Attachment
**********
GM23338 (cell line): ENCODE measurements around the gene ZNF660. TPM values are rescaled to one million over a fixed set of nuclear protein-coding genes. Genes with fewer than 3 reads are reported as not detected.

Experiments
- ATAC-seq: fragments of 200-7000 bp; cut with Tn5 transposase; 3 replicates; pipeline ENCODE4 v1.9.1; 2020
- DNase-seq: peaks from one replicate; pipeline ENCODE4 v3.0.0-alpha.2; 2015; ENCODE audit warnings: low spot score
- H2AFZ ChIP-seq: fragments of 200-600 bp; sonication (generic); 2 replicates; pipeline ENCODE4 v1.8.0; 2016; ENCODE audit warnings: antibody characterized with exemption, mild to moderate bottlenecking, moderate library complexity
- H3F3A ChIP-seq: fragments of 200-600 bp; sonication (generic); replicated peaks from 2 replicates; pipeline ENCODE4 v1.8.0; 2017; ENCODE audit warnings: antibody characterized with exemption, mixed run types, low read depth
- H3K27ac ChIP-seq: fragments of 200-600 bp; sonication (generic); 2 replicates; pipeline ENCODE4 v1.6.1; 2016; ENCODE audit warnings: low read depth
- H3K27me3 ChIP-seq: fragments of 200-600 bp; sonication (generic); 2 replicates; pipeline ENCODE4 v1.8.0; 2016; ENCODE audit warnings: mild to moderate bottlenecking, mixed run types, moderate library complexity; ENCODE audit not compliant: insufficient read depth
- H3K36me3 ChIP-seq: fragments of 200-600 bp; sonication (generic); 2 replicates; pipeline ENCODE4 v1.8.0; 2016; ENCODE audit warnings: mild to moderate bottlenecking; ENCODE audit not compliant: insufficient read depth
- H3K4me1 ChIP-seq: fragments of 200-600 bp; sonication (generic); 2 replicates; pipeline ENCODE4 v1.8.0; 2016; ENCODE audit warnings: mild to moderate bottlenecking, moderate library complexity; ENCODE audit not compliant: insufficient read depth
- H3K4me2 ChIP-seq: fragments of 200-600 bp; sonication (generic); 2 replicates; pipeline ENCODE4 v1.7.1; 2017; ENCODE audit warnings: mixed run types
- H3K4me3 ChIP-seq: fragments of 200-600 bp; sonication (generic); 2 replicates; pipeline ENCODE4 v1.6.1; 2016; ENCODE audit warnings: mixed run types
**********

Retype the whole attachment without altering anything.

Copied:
GM23338 (cell line): ENCODE measurements around the gene ZNF660. TPM values are rescaled to one million over a fixed set of nuclear protein-coding genes. Genes with fewer than 3 reads are reported as not detected.

Experiments
- ATAC-seq: fragments of 200-7000 bp; cut with Tn5 transposase; 3 replicates; pipeline ENCODE4 v1.9.1; 2020
- DNase-seq: peaks from one replicate; pipeline ENCODE4 v3.0.0-alpha.2; 2015; ENCODE audit warnings: low spot score
- H2AFZ ChIP-seq: fragments of 200-600 bp; sonication (generic); 2 replicates; pipeline ENCODE4 v1.8.0; 2016; ENCODE audit warnings: antibody characterized with exemption, mild to moderate bottlenecking, moderate library complexity
- H3F3A ChIP-seq: fragments of 200-600 bp; sonication (generic); replicated peaks from 2 replicates; pipeline ENCODE4 v1.8.0; 2017; ENCODE audit warnings: antibody characterized with exemption, mixed run types, low read depth
- H3K27ac ChIP-seq: fragments of 200-600 bp; sonication (generic); 2 replicates; pipeline ENCODE4 v1.6.1; 2016; ENCODE audit warnings: low read depth
- H3K27me3 ChIP-seq: fragments of 200-600 bp; sonication (generic); 2 replicates; pipeline ENCODE4 v1.8.0; 2016; ENCODE audit warnings: mild to moderate bottlenecking, mixed run types, moderate library complexity; ENCODE audit not compliant: insufficient read depth
- H3K36me3 ChIP-seq: fragments of 200-600 bp; sonication (generic); 2 replicates; pipeline ENCODE4 v1.8.0; 2016; ENCODE audit warnings: mild to moderate bottlenecking; ENCODE audit not compliant: insufficient read depth
- H3K4me1 ChIP-seq: fragments of 200-600 bp; sonication (generic); 2 replicates; pipeline ENCODE4 v1.8.0; 2016; ENCODE audit warnings: mild to moderate bottlenecking, moderate library complexity; ENCODE audit not compliant: insufficient read depth
- H3K4me2 ChIP-seq: fragments of 200-600 bp; sonication (generic); 2 replicates; pipeline ENCODE4 v1.7.1; 2017; ENCODE audit warnings: mixed run types
- H3K4me3 ChIP-seq: fragments of 200-600 bp; sonication (generic); 2 replicates; pipeline ENCODE4 v1.6.1; 2016; ENCODE audit warnings: mixed run types